Here is some of the controversy, comically covered by the clickbait site “pokerguru,” in a careless article which mistakes former Zenith Poker coach and acolyte Josh for Thomas. (In a small world moment, Josh did make an appearance at my Sahara deep-stack game early in 2021).

    Here’s Pinnock last year on the Zoo.

    We didn’t talk about this on the Podcast, but it was also in 2021 that Upswing removed some of Thomas’ excellent articles on their site. Here’s a remaining one.

    …but because out-of-position, we should weight our range towards hands that work well out-of-position in the smaller SPR pot – hands like suited connectors will go down in strength. Using larger RFI sizes allows us to take the pot down more often pre-flop when we raise and mitigate the button’s positional advantage going forward.

    In this blind structure, it is even more important for us to 3-bet or squeeze all of our continuing range, because if we call we let the button/straddle in for a cheap price and they will have position against us for the rest of the hand. Keeping our range uncapped is important here – If we were to have a calling range, then the button can squeeze aggressively into our capped range with position. When 3-betting our entire continuing range, we can use a smaller raise size closer to 2.5x instead of the usual 3-3.5x.

    Three-blind games have become a big part of contemporary live NL. I’m not certain Thomas would still agree with the specifics of this advice, but note the sensitivity to bet sizing.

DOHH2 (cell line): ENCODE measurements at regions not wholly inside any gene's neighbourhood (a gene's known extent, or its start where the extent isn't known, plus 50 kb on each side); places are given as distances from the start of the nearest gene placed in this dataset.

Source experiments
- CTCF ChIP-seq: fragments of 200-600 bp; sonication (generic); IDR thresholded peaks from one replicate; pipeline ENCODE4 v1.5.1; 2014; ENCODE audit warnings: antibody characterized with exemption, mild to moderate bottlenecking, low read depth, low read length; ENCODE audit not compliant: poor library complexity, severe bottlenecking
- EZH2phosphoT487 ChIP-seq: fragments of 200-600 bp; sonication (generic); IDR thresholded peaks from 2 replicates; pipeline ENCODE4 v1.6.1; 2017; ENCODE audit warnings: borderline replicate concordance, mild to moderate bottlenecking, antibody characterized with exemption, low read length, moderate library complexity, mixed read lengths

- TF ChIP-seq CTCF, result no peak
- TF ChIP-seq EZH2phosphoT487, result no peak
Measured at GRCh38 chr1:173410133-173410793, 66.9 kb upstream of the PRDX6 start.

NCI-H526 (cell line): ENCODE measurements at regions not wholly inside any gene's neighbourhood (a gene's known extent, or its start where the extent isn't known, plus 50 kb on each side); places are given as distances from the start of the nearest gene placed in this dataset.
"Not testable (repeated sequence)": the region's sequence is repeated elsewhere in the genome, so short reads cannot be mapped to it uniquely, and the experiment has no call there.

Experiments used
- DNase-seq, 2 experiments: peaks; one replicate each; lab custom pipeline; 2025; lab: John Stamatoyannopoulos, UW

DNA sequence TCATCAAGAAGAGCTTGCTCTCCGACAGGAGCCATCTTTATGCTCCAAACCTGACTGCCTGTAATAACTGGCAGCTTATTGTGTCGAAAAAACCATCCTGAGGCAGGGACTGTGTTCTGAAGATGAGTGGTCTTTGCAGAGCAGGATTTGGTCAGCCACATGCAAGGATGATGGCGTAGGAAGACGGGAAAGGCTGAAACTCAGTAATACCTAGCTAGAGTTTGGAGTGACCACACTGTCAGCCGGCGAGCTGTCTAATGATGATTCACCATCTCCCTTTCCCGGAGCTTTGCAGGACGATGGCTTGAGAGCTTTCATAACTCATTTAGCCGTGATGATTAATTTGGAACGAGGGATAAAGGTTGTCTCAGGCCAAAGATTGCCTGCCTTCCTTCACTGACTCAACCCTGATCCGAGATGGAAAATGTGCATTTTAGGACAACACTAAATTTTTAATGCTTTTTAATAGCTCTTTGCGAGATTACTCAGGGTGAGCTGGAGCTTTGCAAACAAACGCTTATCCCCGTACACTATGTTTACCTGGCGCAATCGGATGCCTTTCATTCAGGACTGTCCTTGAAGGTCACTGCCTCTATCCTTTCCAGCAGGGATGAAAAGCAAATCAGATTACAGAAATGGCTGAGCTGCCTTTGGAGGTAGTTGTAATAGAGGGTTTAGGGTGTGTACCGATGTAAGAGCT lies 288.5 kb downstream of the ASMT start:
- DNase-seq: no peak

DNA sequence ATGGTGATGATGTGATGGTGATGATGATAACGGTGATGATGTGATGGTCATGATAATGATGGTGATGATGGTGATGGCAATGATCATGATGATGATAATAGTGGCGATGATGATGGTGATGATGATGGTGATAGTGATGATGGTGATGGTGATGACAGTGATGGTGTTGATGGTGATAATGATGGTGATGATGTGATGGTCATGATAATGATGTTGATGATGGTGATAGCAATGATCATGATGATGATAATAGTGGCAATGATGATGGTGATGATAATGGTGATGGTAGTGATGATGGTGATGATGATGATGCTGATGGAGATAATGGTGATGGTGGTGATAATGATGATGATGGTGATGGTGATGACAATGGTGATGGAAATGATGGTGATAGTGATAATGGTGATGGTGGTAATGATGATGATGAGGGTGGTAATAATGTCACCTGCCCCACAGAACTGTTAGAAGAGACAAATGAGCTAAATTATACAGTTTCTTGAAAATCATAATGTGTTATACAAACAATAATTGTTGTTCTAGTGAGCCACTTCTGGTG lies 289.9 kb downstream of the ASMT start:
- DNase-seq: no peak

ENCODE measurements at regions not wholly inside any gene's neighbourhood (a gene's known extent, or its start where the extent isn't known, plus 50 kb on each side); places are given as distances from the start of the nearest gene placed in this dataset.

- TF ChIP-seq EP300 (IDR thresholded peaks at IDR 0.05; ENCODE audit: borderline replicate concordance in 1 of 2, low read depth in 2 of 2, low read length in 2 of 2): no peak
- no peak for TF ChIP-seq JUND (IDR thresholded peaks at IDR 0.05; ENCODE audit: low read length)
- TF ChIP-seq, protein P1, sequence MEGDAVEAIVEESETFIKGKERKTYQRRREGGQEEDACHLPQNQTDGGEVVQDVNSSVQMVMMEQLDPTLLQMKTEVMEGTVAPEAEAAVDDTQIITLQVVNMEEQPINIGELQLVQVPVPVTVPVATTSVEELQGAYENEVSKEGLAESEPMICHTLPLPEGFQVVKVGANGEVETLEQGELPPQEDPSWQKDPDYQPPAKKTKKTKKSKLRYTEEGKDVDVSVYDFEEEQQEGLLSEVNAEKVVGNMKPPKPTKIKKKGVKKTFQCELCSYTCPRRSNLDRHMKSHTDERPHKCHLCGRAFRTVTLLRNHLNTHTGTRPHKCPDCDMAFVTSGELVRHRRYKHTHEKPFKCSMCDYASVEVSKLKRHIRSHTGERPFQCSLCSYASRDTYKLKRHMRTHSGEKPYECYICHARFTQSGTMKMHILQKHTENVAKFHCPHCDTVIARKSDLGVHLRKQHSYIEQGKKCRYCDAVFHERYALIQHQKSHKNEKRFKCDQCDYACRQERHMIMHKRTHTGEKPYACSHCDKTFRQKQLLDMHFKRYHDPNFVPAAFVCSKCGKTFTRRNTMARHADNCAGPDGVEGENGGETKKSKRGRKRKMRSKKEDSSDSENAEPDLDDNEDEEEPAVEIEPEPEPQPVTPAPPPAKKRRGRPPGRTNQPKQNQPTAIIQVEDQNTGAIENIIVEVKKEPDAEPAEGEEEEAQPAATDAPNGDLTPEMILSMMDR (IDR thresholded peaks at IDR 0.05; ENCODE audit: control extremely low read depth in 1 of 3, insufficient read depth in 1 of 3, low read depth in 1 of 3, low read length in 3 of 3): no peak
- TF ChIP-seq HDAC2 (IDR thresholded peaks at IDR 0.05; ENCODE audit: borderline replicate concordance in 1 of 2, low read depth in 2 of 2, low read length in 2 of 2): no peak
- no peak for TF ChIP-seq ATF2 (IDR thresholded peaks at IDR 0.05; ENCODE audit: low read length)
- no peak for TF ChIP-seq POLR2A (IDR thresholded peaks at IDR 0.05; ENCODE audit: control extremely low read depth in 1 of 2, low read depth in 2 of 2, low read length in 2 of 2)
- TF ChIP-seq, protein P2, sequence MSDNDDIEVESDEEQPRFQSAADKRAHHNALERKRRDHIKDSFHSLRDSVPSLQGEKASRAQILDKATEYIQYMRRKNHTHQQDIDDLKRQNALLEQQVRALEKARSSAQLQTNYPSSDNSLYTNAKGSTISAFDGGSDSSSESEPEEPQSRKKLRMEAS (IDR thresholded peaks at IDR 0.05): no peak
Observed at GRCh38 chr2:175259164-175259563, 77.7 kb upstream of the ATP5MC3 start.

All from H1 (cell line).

• 1 hr 1 min
    Poker Zoo 73: Hustler Shaun

    Poker Zoo 73: Hustler Shaun

    Today we go behind the scenes and talk to Shaun Yaple, General Manager of the Hustler Casino in Gardena, California. I find out what it takes to run a card room and where does poker fits in. We discuss the unusual ecosystem of L.A. Poker, including some advice for all struggling card rooms and poker rooms. Shaun also tells us about the origin of the freshly popular Hustler Casino Live, L.A. poker’s newest live stream.

    For more industry talk, here’s Poker Room Manager Steven Pique on the Zoo.

    I used to play here a couple of nights a week. I move since then so don’t get back anywhere near as often. They hosted a Meet Up Game (aka MUG) by Andrew Neeme and Brad Owen of YouTube fame. I don’t know how many people showed up but there were at least 15 full MUG tables that I could see with a number of people waiting for a seat.

    They have cleaned up the place since I was last there. Parking is the same (mostly free with some reserved for premier players), they used to have valet but I think with the pandemic has but that on pause.

    It’s a nice sized room but also one of the smaller poker rooms in the LA market. So, if you are relatively new to playing live poker, this would be a good place to start. They have all levels, from $1/$3 to pretty darn high limits. If you are looking for a specific type / dollar size game, I’m recommend calling in advance.

    -elite Yelper “Glen” offers his thoughts

    • 39 min

Customer Reviews

4.9 out of 5
29 Ratings

29 Ratings

4FsDr1 ,

Best poker podcast!

Interesting mix group of personalities. Give wonder poker life stories from farce of life. The host give a great in-depth analysis on hand history. Definitely the best podcasts for serious and casual poker player. A must listen!

Wetyeti ,

Just listen

One of the best poker podcasts available. Strategy, analysis, theory and interviews put together in a way that is neither overwrought nor underplayed.

DGAFPokerPlayer ,

Very Underrated Show

Persuadeo is not only an excellent poker mind but a prolific podcaster. He is smoothly articulate and he withdraws words from a massive vocabulary bank. Many great guests and excellent production value as well. Time to start listening to this one!